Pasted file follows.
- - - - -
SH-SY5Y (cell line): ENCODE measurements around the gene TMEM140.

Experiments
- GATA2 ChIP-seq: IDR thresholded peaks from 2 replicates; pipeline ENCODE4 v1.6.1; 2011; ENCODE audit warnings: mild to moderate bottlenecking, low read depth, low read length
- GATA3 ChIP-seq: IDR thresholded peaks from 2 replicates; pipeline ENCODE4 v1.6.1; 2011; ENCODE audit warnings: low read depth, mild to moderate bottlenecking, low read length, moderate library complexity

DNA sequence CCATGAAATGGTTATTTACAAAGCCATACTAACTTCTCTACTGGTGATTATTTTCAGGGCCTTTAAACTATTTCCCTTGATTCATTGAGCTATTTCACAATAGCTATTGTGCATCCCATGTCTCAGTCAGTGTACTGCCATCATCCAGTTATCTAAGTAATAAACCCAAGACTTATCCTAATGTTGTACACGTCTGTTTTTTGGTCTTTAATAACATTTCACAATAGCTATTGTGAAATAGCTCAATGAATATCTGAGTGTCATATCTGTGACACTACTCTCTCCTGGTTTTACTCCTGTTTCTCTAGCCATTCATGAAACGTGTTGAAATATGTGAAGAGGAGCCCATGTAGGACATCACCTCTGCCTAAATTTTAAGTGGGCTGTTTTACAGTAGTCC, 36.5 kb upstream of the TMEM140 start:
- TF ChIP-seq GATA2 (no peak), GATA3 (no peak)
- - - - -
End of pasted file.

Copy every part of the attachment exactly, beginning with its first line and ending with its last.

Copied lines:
SH-SY5Y (cell line): ENCODE measurements around the gene TMEM140.

Experiments
- GATA2 ChIP-seq: IDR thresholded peaks from 2 replicates; pipeline ENCODE4 v1.6.1; 2011; ENCODE audit warnings: mild to moderate bottlenecking, low read depth, low read length
- GATA3 ChIP-seq: IDR thresholded peaks from 2 replicates; pipeline ENCODE4 v1.6.1; 2011; ENCODE audit warnings: low read depth, mild to moderate bottlenecking, low read length, moderate library complexity

DNA sequence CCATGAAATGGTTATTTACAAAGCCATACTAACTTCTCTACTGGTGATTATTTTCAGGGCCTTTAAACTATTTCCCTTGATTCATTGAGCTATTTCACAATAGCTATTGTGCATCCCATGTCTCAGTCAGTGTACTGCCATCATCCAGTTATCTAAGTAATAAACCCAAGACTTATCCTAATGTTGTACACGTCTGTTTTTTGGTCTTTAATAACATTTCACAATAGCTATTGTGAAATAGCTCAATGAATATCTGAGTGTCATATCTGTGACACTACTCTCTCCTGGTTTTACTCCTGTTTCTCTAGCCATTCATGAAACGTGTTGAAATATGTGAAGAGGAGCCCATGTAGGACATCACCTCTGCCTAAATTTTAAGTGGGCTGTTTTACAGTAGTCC, 36.5 kb upstream of the TMEM140 start:
- TF ChIP-seq GATA2 (no peak), GATA3 (no peak)